The Bendigo Hotel, a live music venue in the Melbourne suburb of Collingwood, is facing closure after complaints about noise. As an online campaign mounts to stop the Bendigo being closed down, cities around Australia are exploring strategies to encourage live performance culture.
The threat to the Bendigo Hotel makes the case for well-developed live music policy – without a clearly defined regulatory context, venues are vulnerable. In Melbourne, while changes to licensing laws have made it easier for some venues to stay in business, planning laws remain an obstacle.
Live music policy around the country
Wollongong has a new live music taskforce and Perth is looking at establishing one too.
Victoria’s Yarra and Port Phillip councils in Victoria have live music strategies; Adelaide has produced two reports on live music; and Brisbane City Council has a number of published papers on its entertainment precinct in Fortitude Valley.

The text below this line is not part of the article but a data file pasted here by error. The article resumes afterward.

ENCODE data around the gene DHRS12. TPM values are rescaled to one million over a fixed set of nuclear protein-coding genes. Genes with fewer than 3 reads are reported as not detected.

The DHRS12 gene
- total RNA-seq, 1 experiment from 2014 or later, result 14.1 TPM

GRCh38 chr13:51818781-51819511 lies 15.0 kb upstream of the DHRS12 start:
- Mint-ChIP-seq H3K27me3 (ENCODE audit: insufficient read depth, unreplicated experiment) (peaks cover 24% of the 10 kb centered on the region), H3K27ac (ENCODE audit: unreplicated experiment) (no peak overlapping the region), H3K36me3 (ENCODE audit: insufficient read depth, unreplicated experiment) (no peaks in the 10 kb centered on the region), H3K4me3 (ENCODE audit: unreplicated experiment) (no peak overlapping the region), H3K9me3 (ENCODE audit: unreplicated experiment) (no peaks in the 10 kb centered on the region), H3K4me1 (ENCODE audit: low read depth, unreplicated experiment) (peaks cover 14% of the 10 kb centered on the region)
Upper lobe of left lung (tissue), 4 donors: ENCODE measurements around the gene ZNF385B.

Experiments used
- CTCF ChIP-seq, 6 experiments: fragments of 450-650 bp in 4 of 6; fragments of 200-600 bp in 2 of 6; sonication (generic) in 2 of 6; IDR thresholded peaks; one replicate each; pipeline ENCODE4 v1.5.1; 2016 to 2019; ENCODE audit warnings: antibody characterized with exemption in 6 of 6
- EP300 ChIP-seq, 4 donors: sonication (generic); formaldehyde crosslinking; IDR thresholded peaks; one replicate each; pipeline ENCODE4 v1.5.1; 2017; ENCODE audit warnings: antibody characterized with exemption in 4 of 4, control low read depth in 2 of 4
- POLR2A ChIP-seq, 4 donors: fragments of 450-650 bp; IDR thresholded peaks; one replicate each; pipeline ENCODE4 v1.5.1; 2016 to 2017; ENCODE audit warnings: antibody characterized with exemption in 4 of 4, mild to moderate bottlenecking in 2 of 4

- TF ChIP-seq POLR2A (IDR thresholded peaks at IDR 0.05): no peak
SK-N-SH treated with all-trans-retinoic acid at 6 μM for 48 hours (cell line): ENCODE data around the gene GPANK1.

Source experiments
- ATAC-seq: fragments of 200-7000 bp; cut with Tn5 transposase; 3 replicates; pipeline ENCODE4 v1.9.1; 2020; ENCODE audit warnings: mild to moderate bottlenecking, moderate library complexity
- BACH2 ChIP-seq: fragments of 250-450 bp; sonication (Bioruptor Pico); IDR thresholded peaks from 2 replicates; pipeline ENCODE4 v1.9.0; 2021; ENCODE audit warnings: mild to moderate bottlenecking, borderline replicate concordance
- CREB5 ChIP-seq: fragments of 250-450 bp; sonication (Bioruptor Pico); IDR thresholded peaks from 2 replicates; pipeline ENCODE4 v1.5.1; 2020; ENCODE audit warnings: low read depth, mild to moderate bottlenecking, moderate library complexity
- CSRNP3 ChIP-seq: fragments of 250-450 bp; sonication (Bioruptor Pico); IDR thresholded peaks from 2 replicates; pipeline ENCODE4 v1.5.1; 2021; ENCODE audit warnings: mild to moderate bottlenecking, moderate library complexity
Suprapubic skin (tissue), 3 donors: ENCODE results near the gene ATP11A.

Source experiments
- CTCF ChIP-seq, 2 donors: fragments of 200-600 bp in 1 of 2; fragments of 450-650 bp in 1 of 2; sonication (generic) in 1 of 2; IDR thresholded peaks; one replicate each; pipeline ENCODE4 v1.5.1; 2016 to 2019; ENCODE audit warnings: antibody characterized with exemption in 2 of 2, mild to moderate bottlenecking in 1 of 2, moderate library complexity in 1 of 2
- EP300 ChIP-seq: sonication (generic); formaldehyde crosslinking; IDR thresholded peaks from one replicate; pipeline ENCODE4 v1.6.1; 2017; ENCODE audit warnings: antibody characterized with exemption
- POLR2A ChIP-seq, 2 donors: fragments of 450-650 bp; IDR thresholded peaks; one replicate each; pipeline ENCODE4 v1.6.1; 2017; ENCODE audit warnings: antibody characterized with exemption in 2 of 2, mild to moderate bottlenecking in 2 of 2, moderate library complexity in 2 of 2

One of the final initiatives of the Rudd government was to agree to the formation of a National Live Music Office in July 2013.
Why have policies on something as organic as live music? Urban development, mainly.
Musicians need venues
The increasing densification of Australia’s capital cities is raising all sorts of questions about competing land uses. Live musicians need somewhere to play – and their audiences need somewhere to go. As arts and cultural venues are rarely the most lucrative use of land, the prospect of redevelopment – usually for apartments, luxury hotels or office blocks – is always looming.
Music venues in particular are vulnerable not just to redevelopment of the land they occupy but that of their neighbours. Cherry Bar in ACDC Lane in central Melbourne is the most recent to be threatened with costly sound-proofing works or closure as a consequence of intense residential development next door.
A license to play
Liquor licensing is another policy issue.